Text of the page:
Consider Mead's Sex and Temperament, in which Mead refutes the idea that there is a biological basis for masculine and feminine temperament. What temperament traits do you have, and are they linked to gender expression? How are gender-linked expectations of behavior reinforced by society? Does our society expect different behavior from men than from women? If so, in what ways?
Margaret Mead's fundamental thesis in Sex and Temperament is that whatever traits you have, they are only linked to gender expression by the society in which you live. Assertiveness will be considered a masculine trait in a male-dominated society, but not in one that is matriarchal and matrilineal. In Paradise Lost, Milton describes Adam and Eve as the archetypes of a patriarchal society.
Not equal, as their sex not equal seemed;
For contemplation he and valor formed,
For softness she and sweet attractive Grace,
He for God only, she for God in him.
Assuming that you live in the United States of America, Western Europe, or another country with a culture ultimately derived from that of the West, traits regarded as masculine will include competitiveness, assertiveness, a focus on your own needs, and a preference for logical, linear thought processes. Feminine traits include patience, compassion, tact, caring for others, and a preference for intuition. If you are male and have mostly masculine traits or female and have mostly feminine traits, then you are "gendered," which means that you display the behavior society expects.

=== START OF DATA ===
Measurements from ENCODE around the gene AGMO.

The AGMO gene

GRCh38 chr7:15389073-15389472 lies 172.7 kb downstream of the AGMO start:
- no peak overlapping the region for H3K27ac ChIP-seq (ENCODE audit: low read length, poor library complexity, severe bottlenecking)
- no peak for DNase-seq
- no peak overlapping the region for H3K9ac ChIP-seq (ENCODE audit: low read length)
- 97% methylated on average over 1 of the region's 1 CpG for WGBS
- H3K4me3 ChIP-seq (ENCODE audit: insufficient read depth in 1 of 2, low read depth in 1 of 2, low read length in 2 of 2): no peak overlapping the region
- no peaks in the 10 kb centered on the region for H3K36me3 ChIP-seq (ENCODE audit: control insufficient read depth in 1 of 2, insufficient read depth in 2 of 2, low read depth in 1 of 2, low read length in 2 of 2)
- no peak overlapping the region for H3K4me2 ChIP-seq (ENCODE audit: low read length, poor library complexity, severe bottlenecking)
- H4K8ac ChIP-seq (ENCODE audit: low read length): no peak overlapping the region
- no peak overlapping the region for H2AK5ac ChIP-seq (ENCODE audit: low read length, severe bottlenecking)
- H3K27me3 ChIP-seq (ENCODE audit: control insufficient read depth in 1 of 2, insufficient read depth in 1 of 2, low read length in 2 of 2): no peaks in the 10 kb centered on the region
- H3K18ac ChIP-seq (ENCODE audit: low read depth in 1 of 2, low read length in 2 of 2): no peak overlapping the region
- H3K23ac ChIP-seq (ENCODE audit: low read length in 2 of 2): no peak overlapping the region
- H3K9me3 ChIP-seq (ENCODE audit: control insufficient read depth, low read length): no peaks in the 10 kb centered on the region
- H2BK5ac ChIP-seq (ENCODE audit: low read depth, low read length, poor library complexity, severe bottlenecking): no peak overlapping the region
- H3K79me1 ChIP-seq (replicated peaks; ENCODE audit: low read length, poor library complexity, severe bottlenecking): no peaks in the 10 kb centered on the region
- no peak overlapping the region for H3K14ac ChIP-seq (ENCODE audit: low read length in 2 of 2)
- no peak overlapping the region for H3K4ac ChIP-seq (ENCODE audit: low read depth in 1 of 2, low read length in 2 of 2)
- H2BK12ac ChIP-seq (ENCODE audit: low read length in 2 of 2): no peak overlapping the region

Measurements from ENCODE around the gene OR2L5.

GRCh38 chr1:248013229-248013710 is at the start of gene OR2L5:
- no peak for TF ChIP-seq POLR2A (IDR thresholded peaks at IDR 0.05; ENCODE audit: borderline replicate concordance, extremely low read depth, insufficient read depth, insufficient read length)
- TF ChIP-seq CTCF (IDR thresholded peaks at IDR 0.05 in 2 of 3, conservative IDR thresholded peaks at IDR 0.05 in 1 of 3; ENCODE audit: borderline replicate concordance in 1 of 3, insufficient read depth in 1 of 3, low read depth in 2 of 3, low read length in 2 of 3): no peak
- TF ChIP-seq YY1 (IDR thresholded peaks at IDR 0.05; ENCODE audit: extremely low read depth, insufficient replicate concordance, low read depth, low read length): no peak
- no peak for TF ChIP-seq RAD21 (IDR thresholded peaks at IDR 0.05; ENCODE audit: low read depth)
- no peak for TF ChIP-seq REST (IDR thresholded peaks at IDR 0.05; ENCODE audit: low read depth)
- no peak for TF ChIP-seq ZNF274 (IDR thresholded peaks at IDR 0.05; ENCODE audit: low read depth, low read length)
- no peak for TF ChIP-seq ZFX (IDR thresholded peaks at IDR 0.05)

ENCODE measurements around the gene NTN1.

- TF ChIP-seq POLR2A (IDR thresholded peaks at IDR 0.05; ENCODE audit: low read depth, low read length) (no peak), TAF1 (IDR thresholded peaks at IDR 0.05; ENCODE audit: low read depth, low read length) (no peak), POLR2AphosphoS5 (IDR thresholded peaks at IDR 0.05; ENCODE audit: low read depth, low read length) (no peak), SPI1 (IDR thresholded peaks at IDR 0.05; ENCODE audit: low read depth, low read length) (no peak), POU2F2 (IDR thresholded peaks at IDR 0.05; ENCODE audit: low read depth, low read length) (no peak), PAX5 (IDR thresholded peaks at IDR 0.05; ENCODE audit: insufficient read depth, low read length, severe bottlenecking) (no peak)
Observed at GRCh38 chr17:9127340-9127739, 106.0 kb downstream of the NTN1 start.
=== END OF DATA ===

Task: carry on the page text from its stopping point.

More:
A little more than a hundred years of feminism has made some impact on thousands of years of patriarchy, but society still expects different behavior from men and women. To see how this is reinforced, you have only to look at media coverage of women in positions of power and authority. Jacinda Ardern, the Prime Minister of New Zealand, generally conforms to the traditionally feminine forms of gender expression, being soft-spoken, self-deprecating, compassionate, and tactful. Ardern consistently receives the most positive press coverage of any female leader, while Hillary Clinton, Angela Merkel, and Kamala Harris are regularly criticized for being too aggressive, even though the same behavior is considered perfectly natural in their male counterparts.